The father of a baby girl who tragically died from meningitis has backed potentially life-saving calls for teenagers to get vaccinated.
Russ Fisher was speaking days after the third annual Manifold Valley charity trek in memory of daughter Rubie, who died aged just six weeks.
He is speaking out to back a Meningitis Research Foundation campaign launched in the wake of a report suggesting a lack of awareness is putting teens "at risk".
Published during Meningitis Awareness Week last week, the findings showed nearly one in three young people incorrectly thought meningitis was not contagious. And only roughly the same proportion of 2016 school leavers took up a vaccine with their GP.
Although babies and young children are in the age group most threatened by meningitis and septicemia, teenagers and young adults are the next-most-at-risk.
Now Russ, 39, is echoing the foundation's plea for those aged 14 to 18 - and particularly those starting uni - to have the potentially life-saving jab.
The Uttoxeter man said: "A lot of people seem to think it only affects children, but I think it's really important to publicise that teenagers are particularly at risk too.
"Getting vaccinated when you're a teenager is so important and the vaccinations for students are now proven to be working.
"There are beer mats with signs and symptoms written on them at some uni campuses, which is a great idea as students do tend to spend a lot of time in their students' union bars.
"But it can be so tough to spot the signs, as we know all too well. Rubie had none and you hear of people going into hospital with flu-like symptoms and never coming out.
"Going on my own experience, I think a lot of teenagers don’t like the idea of injections and worry about vaccinations making them ill for days on end. They don’t seem to realise they could save their lives.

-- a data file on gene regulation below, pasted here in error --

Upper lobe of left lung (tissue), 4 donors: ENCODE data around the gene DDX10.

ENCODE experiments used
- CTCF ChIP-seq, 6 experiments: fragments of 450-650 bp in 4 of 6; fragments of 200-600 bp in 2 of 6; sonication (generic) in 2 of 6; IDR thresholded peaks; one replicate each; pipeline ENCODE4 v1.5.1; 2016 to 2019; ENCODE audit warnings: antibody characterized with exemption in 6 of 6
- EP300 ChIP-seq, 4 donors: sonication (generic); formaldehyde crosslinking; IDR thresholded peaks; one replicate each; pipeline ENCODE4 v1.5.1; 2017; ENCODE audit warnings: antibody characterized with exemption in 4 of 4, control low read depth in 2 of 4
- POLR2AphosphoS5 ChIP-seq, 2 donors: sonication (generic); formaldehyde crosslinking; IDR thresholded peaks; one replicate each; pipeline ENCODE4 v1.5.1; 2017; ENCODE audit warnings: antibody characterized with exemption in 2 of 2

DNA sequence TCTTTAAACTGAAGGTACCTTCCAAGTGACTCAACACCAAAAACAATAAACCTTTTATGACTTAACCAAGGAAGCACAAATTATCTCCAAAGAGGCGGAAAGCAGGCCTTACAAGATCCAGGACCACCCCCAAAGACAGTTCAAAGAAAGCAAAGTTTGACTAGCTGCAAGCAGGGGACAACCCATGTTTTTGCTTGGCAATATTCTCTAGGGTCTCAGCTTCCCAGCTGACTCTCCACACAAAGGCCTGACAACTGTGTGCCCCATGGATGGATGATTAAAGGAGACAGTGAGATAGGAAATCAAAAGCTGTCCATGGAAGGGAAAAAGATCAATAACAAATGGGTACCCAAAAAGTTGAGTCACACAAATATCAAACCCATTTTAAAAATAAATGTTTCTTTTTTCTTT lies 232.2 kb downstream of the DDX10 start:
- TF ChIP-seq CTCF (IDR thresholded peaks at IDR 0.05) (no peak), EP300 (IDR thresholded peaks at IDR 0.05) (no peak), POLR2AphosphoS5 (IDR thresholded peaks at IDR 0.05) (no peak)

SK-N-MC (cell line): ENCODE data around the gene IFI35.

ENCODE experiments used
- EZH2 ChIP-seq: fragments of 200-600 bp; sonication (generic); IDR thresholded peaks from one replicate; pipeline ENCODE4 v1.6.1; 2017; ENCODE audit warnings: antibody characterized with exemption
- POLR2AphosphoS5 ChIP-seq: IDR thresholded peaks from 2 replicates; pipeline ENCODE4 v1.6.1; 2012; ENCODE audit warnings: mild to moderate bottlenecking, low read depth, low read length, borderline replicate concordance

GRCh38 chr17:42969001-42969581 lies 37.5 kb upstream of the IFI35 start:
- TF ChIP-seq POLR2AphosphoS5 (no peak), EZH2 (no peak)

"Students can be a bit blasé about these kind of things and are fixated on their uni lives – finding a place, getting into their course, making friends and having a good time. But they really should take the time to do this as it’s so simple and doesn't take long."
Caretaker Russ and wife Kerry, a 39-year-old pharmacist, lost little Rubie in 2015. Since then, they have raised around £16,000 - as well as lots of awareness - for charity Meningitis Now. Their latest charity walk - a 17-mile fancy dress trek through the Manifold Valley - will bolster that figure further.
The Westlands Road couple, dressed as a racing driver and a traffic cone, were joined by five-year-old son Alfie and 14-month-old daughter Sofie on Saturday, September 23.
Russ said: "We had about 50 people for the walk, including Sofie and Alfie. Sofie's 14 months and there were people there in their 70s, so it was great to see such a wide age range. There were familiar faces and some new people who hadn't been before. It was great fun and we have a fancy dress competition too.
"Some of the mums from Picknalls, where Alfie goes to school, were only planning on doing a couple of miles but ended up doing all 17.
"I've got no idea how much we've raised yet, but I think it's going to be a good total again. This is the third walk we've done and people ask me whether it gets any easier – it doesn't.
"It's always a very emotional day and very draining, physically and mentally, even though it’s good fun as well. And after it’s finished it's always particularly difficult. You've given so much to organise it and put everything into it, then it's over and you’re wondering what to do next.
"You're left with the reality of having lost Rubie. But we’ll now be looking for the next thing to help raise awareness and money for this amazing charity."